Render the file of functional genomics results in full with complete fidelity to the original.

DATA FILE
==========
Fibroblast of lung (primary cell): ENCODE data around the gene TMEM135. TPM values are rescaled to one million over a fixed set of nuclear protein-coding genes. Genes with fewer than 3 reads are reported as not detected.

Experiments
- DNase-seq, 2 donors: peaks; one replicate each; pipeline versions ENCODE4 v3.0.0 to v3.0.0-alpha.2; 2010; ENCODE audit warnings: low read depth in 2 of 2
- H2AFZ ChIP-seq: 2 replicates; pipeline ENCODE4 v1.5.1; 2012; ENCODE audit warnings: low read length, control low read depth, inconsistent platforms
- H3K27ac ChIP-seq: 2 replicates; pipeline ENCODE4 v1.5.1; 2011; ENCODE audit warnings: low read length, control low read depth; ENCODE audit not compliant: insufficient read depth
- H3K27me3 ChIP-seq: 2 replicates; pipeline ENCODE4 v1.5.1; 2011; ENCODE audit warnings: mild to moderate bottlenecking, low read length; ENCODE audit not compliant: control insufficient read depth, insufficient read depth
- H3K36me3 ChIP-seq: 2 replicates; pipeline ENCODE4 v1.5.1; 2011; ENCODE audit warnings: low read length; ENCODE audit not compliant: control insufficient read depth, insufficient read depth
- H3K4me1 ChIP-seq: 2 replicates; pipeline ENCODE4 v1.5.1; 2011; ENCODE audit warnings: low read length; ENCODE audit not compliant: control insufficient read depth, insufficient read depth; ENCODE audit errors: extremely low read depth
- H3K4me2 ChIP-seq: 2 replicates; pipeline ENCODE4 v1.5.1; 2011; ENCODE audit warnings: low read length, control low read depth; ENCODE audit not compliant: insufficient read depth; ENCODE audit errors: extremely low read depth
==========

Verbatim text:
Fibroblast of lung (primary cell): ENCODE data around the gene TMEM135. TPM values are rescaled to one million over a fixed set of nuclear protein-coding genes. Genes with fewer than 3 reads are reported as not detected.

Experiments
- DNase-seq, 2 donors: peaks; one replicate each; pipeline versions ENCODE4 v3.0.0 to v3.0.0-alpha.2; 2010; ENCODE audit warnings: low read depth in 2 of 2
- H2AFZ ChIP-seq: 2 replicates; pipeline ENCODE4 v1.5.1; 2012; ENCODE audit warnings: low read length, control low read depth, inconsistent platforms
- H3K27ac ChIP-seq: 2 replicates; pipeline ENCODE4 v1.5.1; 2011; ENCODE audit warnings: low read length, control low read depth; ENCODE audit not compliant: insufficient read depth
- H3K27me3 ChIP-seq: 2 replicates; pipeline ENCODE4 v1.5.1; 2011; ENCODE audit warnings: mild to moderate bottlenecking, low read length; ENCODE audit not compliant: control insufficient read depth, insufficient read depth
- H3K36me3 ChIP-seq: 2 replicates; pipeline ENCODE4 v1.5.1; 2011; ENCODE audit warnings: low read length; ENCODE audit not compliant: control insufficient read depth, insufficient read depth
- H3K4me1 ChIP-seq: 2 replicates; pipeline ENCODE4 v1.5.1; 2011; ENCODE audit warnings: low read length; ENCODE audit not compliant: control insufficient read depth, insufficient read depth; ENCODE audit errors: extremely low read depth
- H3K4me2 ChIP-seq: 2 replicates; pipeline ENCODE4 v1.5.1; 2011; ENCODE audit warnings: low read length, control low read depth; ENCODE audit not compliant: insufficient read depth; ENCODE audit errors: extremely low read depth